Wrightson says weaker performance in Australia, South America, offset by robust NZ ag sector

PGG Wrightson sign on barn with shaggy beef cattle in Hawkes Bay. Photo by Lynn Grieveson

PGG Wrightson reaffirmed its forecast for annual earnings, saying weaker performance from its Australian and South American businesses would be offset by better trading in New Zealand.

Operating earnings before interest, tax, depreciation and amortisation is expected to be between $65 million to $70 million in the year ending June 30, up from $64.5 million last year and in line with its February forecast, the Christchurch-based company said today.

"Overall, the agricultural sector in New Zealand remains robust and is having a profitable year with solid production and good prices," chief executive Ian Glasson said in a statement. "PGW’s Australian and South American businesses have faced tough conditions, with both regions being too dry to meet their sales targets. Despite these headwinds we continue to expect an increase in overall operating ebitda for PGW this year, with PGW sharing in the broader prosperity in the NZ agriculture sector, highlighting the resilience of its diversified business model.”

In February, the company said 2018 net profit would be about 20 percent lower than last year's $46.3 million, due to one-time gains from property sales in 2017. Today, Glasson said net profit after tax from normal trading was forecast to be about 25 percent lower, reflecting the lack of significant property sales which added $8.7 million to earnings last year, an expected loss on currency hedges, and costs associated with potential Holidays Act remediation.

“The recent dip in the value of the New Zealand dollar means our export currency hedges are likely to mark-to-market as an unrealised loss,” Glasson said. “There are also non-trading items outside operating ebitda that have the potential to impact reported npat in FY2018. For example, as is the case with many large NZ employers, PGW is continuing to work through a process to quantify the cost of historical liabilities under the Holidays Act 2003."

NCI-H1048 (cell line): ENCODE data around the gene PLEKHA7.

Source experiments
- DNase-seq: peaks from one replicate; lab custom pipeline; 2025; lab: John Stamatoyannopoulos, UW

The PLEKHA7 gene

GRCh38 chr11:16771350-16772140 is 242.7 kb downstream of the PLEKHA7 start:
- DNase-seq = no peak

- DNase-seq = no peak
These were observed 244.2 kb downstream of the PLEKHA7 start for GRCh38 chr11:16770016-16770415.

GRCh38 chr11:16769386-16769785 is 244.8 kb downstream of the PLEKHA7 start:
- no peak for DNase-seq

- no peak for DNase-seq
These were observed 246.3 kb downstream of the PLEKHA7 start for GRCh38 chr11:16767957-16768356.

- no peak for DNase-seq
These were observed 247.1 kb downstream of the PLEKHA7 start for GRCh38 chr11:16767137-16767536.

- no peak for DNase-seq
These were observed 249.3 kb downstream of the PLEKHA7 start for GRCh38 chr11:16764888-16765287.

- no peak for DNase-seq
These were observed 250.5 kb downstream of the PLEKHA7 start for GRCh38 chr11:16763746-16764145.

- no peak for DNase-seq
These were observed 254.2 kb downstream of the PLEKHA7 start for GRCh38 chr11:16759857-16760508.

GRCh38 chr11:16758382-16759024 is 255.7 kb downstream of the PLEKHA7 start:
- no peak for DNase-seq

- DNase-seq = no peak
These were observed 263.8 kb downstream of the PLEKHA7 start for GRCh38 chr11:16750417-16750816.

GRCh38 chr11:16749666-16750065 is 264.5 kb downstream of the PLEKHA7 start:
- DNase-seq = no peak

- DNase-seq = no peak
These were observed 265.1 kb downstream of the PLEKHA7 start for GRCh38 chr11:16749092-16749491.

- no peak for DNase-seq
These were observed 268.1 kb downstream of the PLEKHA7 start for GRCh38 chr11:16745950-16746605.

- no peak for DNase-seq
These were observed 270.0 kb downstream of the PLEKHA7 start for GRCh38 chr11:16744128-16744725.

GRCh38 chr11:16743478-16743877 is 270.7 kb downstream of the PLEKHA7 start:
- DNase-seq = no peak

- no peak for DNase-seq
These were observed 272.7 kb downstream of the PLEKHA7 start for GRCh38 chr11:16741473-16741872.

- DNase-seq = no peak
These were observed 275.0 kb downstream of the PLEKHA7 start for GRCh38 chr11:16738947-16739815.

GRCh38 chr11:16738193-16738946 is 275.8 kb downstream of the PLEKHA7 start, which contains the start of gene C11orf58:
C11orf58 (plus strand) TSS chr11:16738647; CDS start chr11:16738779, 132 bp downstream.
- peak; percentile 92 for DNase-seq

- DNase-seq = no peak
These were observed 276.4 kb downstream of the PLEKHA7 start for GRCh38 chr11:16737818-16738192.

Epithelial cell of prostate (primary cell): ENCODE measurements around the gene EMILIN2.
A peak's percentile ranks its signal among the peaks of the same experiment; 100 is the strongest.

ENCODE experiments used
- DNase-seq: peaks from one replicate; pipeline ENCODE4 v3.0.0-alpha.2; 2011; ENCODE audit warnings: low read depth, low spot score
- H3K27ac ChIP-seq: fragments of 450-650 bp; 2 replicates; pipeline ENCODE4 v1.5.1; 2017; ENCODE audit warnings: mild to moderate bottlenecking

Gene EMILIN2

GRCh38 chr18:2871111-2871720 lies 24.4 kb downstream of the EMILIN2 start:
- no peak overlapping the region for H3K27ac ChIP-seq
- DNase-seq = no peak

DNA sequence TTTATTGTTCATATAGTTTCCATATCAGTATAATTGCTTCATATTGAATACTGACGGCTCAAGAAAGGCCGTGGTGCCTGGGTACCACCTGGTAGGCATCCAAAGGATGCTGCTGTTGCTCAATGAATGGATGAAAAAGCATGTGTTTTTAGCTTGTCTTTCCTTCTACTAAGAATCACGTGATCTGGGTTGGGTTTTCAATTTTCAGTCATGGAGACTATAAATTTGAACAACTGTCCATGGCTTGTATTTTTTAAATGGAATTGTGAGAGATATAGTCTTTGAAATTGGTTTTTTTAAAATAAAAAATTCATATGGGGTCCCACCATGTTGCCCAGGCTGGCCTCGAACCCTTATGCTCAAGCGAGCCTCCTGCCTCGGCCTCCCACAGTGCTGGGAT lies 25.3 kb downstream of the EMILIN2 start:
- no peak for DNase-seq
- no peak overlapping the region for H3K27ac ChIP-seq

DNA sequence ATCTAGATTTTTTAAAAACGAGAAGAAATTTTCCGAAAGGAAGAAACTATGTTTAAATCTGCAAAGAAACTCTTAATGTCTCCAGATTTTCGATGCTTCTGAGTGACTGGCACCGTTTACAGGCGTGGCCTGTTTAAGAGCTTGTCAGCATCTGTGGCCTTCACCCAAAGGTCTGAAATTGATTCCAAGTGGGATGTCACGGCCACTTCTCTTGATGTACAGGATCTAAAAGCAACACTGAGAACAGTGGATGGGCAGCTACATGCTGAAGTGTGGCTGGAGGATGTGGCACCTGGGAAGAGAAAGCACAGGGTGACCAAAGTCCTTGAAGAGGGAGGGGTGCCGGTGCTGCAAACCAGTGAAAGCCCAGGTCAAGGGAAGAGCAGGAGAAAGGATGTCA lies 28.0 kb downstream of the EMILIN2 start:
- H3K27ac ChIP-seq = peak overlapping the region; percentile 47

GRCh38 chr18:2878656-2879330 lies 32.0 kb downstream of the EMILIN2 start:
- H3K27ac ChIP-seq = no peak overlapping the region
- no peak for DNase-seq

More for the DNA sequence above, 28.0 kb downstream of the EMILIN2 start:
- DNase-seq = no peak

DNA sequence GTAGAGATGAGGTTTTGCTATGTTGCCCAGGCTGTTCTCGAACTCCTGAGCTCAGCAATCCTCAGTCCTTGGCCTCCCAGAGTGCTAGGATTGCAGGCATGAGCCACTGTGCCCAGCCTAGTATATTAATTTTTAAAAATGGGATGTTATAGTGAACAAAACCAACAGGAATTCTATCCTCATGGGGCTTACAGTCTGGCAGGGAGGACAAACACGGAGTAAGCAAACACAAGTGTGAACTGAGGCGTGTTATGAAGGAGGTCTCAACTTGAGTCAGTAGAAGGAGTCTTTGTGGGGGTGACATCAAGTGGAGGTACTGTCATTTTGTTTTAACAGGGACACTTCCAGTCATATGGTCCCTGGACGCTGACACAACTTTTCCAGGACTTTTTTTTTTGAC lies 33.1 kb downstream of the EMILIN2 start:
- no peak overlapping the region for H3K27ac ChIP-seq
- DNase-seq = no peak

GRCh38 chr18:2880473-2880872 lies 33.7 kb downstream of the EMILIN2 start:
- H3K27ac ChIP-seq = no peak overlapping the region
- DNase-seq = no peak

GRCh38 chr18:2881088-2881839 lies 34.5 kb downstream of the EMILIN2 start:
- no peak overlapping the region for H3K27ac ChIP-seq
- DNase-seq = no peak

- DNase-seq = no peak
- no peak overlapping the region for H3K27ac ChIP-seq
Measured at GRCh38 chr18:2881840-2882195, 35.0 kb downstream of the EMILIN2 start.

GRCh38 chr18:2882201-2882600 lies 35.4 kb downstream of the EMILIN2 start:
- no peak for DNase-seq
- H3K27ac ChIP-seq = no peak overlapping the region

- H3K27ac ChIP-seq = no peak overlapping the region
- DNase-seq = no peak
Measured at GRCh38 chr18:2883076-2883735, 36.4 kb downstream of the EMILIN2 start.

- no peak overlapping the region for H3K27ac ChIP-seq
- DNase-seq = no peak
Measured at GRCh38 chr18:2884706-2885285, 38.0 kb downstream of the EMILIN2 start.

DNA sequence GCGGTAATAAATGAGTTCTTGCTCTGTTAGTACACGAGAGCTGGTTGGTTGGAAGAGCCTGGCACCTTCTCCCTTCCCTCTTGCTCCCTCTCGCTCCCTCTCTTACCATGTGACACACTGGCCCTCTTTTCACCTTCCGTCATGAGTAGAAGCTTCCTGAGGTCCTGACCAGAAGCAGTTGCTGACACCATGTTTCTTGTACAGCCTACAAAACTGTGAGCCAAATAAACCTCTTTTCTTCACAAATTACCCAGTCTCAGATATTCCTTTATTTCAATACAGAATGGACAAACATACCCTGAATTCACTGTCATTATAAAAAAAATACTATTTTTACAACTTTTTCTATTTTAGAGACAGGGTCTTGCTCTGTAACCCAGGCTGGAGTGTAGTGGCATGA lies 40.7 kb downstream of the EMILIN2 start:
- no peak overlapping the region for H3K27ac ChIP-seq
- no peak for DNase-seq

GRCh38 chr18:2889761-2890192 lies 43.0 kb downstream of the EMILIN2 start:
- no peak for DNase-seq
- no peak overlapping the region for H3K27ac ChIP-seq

Glasson said the recent Mycoplasma bovis outbreak in New Zealand is having little effect on the company's financial performance to date, and it is working closely with its customers to monitor the impact on the broader sector.

In October, Wrightson hired Credit Suisse (Australia) and First NZ Capital to run a strategic review of the business, looking at the firm's capital structure and shareholding structure and identifying the best route to pursue growth. Today, Glasson said the review was "progressing well" and the company hopes to comment further on outcomes from this work later in the year.

Its shares last traded at 70 cents, having increased 23 percent over the past year.